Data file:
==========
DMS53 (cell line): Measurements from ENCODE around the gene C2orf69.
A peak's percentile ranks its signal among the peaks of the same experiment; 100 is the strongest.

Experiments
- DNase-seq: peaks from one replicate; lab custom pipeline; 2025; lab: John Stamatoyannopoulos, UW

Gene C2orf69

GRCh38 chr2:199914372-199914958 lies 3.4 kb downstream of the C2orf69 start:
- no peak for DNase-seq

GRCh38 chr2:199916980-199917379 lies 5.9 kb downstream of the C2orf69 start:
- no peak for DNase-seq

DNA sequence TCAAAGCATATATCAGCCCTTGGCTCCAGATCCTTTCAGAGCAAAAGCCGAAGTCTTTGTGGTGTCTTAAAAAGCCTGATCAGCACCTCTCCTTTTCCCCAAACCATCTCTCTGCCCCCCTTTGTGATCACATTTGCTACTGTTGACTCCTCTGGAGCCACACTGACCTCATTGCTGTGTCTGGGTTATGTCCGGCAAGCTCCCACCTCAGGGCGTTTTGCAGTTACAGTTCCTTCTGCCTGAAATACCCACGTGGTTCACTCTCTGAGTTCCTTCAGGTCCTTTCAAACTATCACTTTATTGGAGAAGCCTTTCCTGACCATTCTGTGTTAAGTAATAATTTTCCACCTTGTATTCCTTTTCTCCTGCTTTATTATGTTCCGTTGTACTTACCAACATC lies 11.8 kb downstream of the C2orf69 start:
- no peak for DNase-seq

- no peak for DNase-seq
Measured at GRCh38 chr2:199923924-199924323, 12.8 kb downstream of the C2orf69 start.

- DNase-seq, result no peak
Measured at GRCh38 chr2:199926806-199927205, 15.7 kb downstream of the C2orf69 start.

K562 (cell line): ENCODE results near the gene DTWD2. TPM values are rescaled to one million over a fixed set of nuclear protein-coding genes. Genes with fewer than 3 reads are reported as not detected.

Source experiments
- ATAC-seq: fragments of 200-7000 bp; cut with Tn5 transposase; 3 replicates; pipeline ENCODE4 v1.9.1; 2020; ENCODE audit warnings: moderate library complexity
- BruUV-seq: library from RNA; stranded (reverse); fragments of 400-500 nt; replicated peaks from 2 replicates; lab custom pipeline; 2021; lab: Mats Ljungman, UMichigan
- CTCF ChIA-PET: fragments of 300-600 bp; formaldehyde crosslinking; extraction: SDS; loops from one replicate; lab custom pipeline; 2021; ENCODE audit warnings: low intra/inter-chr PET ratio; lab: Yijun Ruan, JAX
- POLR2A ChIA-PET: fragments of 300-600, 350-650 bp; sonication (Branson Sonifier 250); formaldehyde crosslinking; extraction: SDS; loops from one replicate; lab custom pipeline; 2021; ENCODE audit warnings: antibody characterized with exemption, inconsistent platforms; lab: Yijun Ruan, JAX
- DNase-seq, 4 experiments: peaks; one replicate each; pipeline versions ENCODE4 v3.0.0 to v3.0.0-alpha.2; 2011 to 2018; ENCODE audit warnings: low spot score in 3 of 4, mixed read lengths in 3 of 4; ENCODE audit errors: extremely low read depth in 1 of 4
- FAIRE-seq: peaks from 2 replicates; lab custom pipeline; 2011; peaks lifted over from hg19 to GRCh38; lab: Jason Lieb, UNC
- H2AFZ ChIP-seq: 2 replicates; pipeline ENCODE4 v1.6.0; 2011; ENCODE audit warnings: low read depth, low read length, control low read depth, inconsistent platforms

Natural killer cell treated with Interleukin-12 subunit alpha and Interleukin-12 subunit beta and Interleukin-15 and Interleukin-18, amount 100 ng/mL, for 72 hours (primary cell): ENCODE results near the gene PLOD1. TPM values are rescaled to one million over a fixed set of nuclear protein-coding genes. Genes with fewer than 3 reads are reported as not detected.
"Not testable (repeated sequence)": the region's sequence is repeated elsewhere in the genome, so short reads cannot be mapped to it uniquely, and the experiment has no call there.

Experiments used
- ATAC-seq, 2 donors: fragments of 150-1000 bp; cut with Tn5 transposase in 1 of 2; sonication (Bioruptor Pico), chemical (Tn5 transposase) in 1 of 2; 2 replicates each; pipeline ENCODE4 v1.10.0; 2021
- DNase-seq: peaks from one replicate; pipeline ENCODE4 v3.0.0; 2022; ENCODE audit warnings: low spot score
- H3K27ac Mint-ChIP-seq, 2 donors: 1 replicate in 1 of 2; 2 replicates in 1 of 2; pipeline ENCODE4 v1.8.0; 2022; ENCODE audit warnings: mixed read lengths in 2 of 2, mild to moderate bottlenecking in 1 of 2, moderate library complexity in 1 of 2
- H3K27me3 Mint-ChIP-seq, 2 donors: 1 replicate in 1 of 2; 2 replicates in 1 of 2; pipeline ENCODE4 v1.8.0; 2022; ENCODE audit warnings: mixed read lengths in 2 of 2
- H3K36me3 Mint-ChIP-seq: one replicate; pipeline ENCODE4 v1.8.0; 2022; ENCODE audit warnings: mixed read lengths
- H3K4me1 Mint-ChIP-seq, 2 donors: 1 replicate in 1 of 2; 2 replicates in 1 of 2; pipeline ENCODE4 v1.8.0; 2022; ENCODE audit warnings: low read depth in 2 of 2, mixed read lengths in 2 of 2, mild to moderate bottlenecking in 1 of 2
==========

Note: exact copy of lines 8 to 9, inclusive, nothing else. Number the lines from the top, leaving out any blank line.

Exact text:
GRCh38 chr2:199916980-199917379 lies 5.9 kb downstream of the C2orf69 start:
- no peak for DNase-seq